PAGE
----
Milky eyes; missing teeth. White hair bleeding midnight mist.

The gap-toothed child held his lantern high, the silver jangle of bracelets his only companion at midnight's tide. He smiled and stillness ended: swirling gusts blew past, whistling through gnarled trees, forcing a thick river of cloud upon his path. He could see it not, but bare feet knew the way; he had crossed this bridge a thousand times, and a thousand times again.

The storm howled as the ship made ready to dock, her crew tired and restless. There would be no rousing the town this night; not on the very eve of Christmas. A hallowed and sacred night, it be, so with coordinated movements they unloaded themselves and their cargo, unafraid of clamoring noises for the ocean roared ever louder.

Boxes and barrels. Trunks and chests. Kegs and crates. Booty acquired over the course of a hundred journeys, brought home to hoard and hide.

A deckhand cursed the wind. With difficulty, he pried open the containers, salt spray making slick the dock beneath his feet. He glowered at his shipmates and made way for them to distribute the items along the pier, arranging them so the waterproof ones would face the brunt of the storm.

Pots. Pans. Dresses, blankets, trousers, and shoes. Useless junk to the likes of them, those dirty, thieving, scalawags; treasures priceless for their families, the women and children who thrived upon this island. Simple lives well-lived, they remained unaware of the nature of their husbands' and fathers' trade. Honest families of simple sailors, they were, or so they believed, patiently waiting for their menfolk to return as they always did this time of year.

The boy met them there, where wooden planks ended and worn, cobbled streets began. Lantern spitting embers of white and blue, he stood as he always did, lifting high his enchanted beacon. The boy turned his head to the side, pointed ears listening to the clamor. Sightless eyes stared.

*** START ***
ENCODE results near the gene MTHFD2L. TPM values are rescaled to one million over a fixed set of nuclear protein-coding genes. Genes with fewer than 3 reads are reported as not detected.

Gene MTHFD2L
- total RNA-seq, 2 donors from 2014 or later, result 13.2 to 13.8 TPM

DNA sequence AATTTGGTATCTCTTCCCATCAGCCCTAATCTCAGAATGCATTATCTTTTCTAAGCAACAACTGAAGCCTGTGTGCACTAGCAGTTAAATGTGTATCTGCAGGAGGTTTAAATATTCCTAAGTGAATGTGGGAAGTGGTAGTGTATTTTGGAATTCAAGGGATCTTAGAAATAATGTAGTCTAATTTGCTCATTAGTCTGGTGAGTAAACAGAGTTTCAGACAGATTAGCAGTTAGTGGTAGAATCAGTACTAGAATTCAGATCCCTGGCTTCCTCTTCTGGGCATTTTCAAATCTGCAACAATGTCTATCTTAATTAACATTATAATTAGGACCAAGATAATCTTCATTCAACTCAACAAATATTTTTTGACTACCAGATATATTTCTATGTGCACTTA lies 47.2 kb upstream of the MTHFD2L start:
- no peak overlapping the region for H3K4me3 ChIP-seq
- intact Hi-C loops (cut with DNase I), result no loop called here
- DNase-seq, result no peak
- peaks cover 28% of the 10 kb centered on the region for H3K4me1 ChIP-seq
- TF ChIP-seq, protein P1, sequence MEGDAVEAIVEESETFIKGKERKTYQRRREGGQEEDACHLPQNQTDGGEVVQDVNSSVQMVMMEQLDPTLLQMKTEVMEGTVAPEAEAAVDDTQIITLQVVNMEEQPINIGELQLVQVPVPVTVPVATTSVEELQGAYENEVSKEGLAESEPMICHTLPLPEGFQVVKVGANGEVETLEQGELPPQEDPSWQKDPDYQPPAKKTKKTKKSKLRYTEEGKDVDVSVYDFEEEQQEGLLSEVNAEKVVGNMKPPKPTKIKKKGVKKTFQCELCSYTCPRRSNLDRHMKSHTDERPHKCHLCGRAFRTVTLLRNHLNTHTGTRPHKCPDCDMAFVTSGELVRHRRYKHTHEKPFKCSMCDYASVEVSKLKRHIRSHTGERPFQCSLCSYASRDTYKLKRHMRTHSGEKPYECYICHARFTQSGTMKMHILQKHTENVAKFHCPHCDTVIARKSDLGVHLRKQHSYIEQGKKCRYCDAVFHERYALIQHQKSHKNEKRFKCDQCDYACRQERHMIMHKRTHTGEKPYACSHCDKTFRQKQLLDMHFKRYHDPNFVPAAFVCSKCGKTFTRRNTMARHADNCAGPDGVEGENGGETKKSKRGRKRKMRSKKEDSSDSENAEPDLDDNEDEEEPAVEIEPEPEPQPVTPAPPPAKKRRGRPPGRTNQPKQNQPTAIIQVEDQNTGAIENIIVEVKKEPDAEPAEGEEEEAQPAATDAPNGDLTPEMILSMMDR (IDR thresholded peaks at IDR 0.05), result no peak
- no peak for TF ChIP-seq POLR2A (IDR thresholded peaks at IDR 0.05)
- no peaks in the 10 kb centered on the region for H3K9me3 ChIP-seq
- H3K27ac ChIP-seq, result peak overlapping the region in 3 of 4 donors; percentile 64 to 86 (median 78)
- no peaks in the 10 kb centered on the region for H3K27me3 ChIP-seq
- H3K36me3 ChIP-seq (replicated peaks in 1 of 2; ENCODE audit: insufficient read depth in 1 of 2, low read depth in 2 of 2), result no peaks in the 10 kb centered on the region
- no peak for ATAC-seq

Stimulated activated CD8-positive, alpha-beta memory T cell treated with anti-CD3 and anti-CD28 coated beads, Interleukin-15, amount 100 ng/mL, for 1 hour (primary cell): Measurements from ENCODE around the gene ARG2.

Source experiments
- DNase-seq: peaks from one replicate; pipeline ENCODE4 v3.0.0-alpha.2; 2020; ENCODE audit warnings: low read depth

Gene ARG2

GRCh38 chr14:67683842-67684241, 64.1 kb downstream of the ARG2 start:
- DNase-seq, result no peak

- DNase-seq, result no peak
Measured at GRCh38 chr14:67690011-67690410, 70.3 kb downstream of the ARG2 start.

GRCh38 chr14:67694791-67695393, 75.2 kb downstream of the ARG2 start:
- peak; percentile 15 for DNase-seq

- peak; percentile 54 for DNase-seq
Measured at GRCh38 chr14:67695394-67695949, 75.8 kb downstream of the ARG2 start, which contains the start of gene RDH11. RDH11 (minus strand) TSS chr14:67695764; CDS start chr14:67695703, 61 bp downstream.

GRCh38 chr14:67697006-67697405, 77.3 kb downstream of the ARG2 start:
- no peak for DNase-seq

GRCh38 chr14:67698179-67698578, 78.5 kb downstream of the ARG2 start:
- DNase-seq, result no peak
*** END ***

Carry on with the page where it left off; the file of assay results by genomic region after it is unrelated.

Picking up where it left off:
"That be all?" he whispered in a voice of ages past.

"Aye," the captain replied, one hand holding his hat in place, the other trapping a pile of dresses. "It be up to ye now, Fog-Keeper."

The child smiled and passed the lantern to a surprised deckhand. The wind dropped and broke, shattered pieces swirling beneath the child's feet. Cracking his knuckles, he releasing his wings, transforming before their eyes into a great and mighty beast, the color of sea-born smoke, tinged blue with a crest of thundering waves. A mist dragon was he, and as scaled feet settled on protesting wood, the crew of cutthroats scrambled for cover, none wishing to remain beneath the young behemoth.

Claws sure and steady, the dragon gathered parcels and precious goods. Melding into his element, the thick blanket of fog carried him to every house, to every door. Leaving gifts according to those who breathed within, he returned to the pier, satisfied none had been missed.

He had done so for as long as he could remember, participating in this human tradition of gift-giving. A curious pastime which perpetuated within the heart of his territory, inside this little farming village in the cove by his cave. Generations had rolled by with nary a change; these men had learned from their fathers even as he had learned from his.

The pirates had long since retreated to their ship and lifted anchor while the night was calm, sailing again into open waters. The fog would lift by midmorning, and then they would drift in again, a Christmas Day surprise even bigger than the first.

But, as agreed, the pirates held one last chest above deck. Spilling over with gold and jewels, silver and chalices and crowns, the dragon tasted wealth and quality in the offering. Satisfied the humans had not cheated him of his tribute, he gathered his goods and bid farewell with a nod, dispersing along the mist with open wings. (One more child would remain at home, life paid in gold; this dragon required no flesh sacrifice when chests of treasure were brought in its stead.)

Dawn broke and the orange sun rose, rays piercing the low bank of clouds. Children screamed with rosy-cheeked glee as their mothers swept anxious eyes across the horizon, straining through illuminated mist.

A small boy sat within the mouth of a mountain, cross-legged in his considerably well-endowed cave. He smiled at the joyful sounds of the morn.

The boy shut the lantern. A ship rolled in to shore.